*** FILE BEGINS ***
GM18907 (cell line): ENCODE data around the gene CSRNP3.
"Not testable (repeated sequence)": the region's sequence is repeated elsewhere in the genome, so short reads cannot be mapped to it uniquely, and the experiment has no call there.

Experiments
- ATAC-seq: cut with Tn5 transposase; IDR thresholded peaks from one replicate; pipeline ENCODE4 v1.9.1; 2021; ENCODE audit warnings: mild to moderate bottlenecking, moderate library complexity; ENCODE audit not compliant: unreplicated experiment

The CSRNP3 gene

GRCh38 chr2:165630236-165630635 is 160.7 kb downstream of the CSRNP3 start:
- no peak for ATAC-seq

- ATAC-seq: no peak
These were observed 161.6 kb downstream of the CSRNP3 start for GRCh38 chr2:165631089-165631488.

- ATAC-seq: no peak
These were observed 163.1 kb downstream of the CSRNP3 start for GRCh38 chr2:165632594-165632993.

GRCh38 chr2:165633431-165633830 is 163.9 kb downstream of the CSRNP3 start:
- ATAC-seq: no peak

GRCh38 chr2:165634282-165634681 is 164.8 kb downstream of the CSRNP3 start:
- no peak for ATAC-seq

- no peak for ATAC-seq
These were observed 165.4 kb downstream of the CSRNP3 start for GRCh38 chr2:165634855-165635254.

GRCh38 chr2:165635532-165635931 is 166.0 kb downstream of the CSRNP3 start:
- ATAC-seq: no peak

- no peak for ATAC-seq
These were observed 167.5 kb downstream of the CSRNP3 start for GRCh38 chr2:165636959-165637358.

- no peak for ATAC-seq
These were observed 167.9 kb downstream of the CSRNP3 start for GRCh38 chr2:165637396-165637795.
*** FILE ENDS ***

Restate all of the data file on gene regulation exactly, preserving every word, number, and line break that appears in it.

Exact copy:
GM18907 (cell line): ENCODE data around the gene CSRNP3.
"Not testable (repeated sequence)": the region's sequence is repeated elsewhere in the genome, so short reads cannot be mapped to it uniquely, and the experiment has no call there.

Experiments
- ATAC-seq: cut with Tn5 transposase; IDR thresholded peaks from one replicate; pipeline ENCODE4 v1.9.1; 2021; ENCODE audit warnings: mild to moderate bottlenecking, moderate library complexity; ENCODE audit not compliant: unreplicated experiment

The CSRNP3 gene

GRCh38 chr2:165630236-165630635 is 160.7 kb downstream of the CSRNP3 start:
- no peak for ATAC-seq

- ATAC-seq: no peak
These were observed 161.6 kb downstream of the CSRNP3 start for GRCh38 chr2:165631089-165631488.

- ATAC-seq: no peak
These were observed 163.1 kb downstream of the CSRNP3 start for GRCh38 chr2:165632594-165632993.

GRCh38 chr2:165633431-165633830 is 163.9 kb downstream of the CSRNP3 start:
- ATAC-seq: no peak

GRCh38 chr2:165634282-165634681 is 164.8 kb downstream of the CSRNP3 start:
- no peak for ATAC-seq

- no peak for ATAC-seq
These were observed 165.4 kb downstream of the CSRNP3 start for GRCh38 chr2:165634855-165635254.

GRCh38 chr2:165635532-165635931 is 166.0 kb downstream of the CSRNP3 start:
- ATAC-seq: no peak

- no peak for ATAC-seq
These were observed 167.5 kb downstream of the CSRNP3 start for GRCh38 chr2:165636959-165637358.

- no peak for ATAC-seq
These were observed 167.9 kb downstream of the CSRNP3 start for GRCh38 chr2:165637396-165637795.